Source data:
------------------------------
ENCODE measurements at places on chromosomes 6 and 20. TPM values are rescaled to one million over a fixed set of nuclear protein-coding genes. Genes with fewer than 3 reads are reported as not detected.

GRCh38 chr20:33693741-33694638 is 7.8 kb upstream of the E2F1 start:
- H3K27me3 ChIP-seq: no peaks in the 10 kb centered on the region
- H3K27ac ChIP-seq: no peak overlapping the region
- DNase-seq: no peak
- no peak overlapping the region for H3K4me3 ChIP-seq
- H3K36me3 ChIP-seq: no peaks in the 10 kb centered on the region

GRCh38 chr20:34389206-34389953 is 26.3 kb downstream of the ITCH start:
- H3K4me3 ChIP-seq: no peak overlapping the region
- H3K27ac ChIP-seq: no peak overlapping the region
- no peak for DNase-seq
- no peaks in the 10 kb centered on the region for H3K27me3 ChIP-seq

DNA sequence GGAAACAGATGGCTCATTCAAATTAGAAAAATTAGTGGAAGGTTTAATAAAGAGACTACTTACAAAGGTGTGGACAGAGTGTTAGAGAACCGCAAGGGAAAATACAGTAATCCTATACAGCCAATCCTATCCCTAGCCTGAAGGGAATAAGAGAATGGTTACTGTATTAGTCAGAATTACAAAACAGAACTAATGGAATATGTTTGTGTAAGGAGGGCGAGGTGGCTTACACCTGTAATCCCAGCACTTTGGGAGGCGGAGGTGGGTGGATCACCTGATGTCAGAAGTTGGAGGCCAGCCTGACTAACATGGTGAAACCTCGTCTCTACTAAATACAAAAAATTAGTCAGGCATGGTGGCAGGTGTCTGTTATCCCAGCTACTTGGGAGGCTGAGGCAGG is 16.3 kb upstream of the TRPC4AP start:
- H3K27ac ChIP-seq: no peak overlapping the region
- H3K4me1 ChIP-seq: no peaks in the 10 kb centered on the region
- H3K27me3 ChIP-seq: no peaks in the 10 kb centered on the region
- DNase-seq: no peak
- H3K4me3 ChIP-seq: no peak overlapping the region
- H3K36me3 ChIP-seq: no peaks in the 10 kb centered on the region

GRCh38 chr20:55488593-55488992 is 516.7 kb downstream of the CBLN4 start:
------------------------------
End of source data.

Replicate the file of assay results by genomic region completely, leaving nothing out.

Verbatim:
ENCODE measurements at places on chromosomes 6 and 20. TPM values are rescaled to one million over a fixed set of nuclear protein-coding genes. Genes with fewer than 3 reads are reported as not detected.

GRCh38 chr20:33693741-33694638 is 7.8 kb upstream of the E2F1 start:
- H3K27me3 ChIP-seq: no peaks in the 10 kb centered on the region
- H3K27ac ChIP-seq: no peak overlapping the region
- DNase-seq: no peak
- no peak overlapping the region for H3K4me3 ChIP-seq
- H3K36me3 ChIP-seq: no peaks in the 10 kb centered on the region

GRCh38 chr20:34389206-34389953 is 26.3 kb downstream of the ITCH start:
- H3K4me3 ChIP-seq: no peak overlapping the region
- H3K27ac ChIP-seq: no peak overlapping the region
- no peak for DNase-seq
- no peaks in the 10 kb centered on the region for H3K27me3 ChIP-seq

DNA sequence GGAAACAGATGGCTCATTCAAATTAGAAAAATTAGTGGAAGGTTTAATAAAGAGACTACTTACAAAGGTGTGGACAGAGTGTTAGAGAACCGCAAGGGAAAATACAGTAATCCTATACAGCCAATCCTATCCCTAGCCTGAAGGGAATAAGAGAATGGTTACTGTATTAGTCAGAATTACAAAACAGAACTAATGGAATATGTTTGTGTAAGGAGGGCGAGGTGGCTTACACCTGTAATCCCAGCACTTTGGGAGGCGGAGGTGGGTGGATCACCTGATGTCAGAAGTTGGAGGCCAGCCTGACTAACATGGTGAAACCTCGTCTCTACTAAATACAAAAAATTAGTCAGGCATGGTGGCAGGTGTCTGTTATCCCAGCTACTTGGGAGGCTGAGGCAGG is 16.3 kb upstream of the TRPC4AP start:
- H3K27ac ChIP-seq: no peak overlapping the region
- H3K4me1 ChIP-seq: no peaks in the 10 kb centered on the region
- H3K27me3 ChIP-seq: no peaks in the 10 kb centered on the region
- DNase-seq: no peak
- H3K4me3 ChIP-seq: no peak overlapping the region
- H3K36me3 ChIP-seq: no peaks in the 10 kb centered on the region

GRCh38 chr20:55488593-55488992 is 516.7 kb downstream of the CBLN4 start: